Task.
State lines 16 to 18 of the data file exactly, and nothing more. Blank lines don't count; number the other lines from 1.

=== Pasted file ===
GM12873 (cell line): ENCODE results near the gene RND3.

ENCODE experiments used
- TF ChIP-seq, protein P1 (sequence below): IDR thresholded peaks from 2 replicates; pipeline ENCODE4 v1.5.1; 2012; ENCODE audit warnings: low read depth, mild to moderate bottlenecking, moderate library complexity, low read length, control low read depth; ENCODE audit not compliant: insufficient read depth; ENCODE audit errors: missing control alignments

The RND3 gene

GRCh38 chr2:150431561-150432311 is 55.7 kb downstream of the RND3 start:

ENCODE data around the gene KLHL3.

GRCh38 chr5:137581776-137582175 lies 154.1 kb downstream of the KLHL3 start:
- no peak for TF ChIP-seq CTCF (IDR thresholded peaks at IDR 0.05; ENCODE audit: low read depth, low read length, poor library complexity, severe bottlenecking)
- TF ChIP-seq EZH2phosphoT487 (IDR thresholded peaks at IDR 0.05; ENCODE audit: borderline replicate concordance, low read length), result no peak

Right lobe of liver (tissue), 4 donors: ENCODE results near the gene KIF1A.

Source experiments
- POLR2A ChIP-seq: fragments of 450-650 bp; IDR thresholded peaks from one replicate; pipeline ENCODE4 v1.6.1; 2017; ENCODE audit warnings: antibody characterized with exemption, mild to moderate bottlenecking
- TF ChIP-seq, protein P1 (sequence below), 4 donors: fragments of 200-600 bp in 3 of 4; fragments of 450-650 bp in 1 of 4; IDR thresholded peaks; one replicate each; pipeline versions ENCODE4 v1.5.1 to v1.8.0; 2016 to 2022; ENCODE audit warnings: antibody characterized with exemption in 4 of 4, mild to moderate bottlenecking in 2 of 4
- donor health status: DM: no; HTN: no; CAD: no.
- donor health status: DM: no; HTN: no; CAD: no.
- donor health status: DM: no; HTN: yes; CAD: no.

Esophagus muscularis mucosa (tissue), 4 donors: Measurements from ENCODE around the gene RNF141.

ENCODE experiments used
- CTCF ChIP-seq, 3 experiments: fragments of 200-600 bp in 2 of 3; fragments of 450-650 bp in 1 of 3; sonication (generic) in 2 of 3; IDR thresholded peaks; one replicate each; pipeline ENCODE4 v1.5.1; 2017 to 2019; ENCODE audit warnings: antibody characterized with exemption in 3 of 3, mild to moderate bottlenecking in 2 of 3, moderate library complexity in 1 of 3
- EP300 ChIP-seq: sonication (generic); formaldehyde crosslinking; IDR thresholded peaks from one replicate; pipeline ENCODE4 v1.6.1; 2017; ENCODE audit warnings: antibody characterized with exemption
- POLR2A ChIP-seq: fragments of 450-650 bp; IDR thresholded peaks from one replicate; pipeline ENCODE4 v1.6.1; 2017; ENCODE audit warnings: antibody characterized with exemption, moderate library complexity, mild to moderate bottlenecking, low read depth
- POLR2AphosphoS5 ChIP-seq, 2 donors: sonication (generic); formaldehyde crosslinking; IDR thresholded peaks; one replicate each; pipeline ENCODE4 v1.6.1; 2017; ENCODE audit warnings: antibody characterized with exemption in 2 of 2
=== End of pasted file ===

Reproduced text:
- donor health status: DM: no; HTN: yes; CAD: no.

Esophagus muscularis mucosa (tissue), 4 donors: Measurements from ENCODE around the gene RNF141.

ENCODE experiments used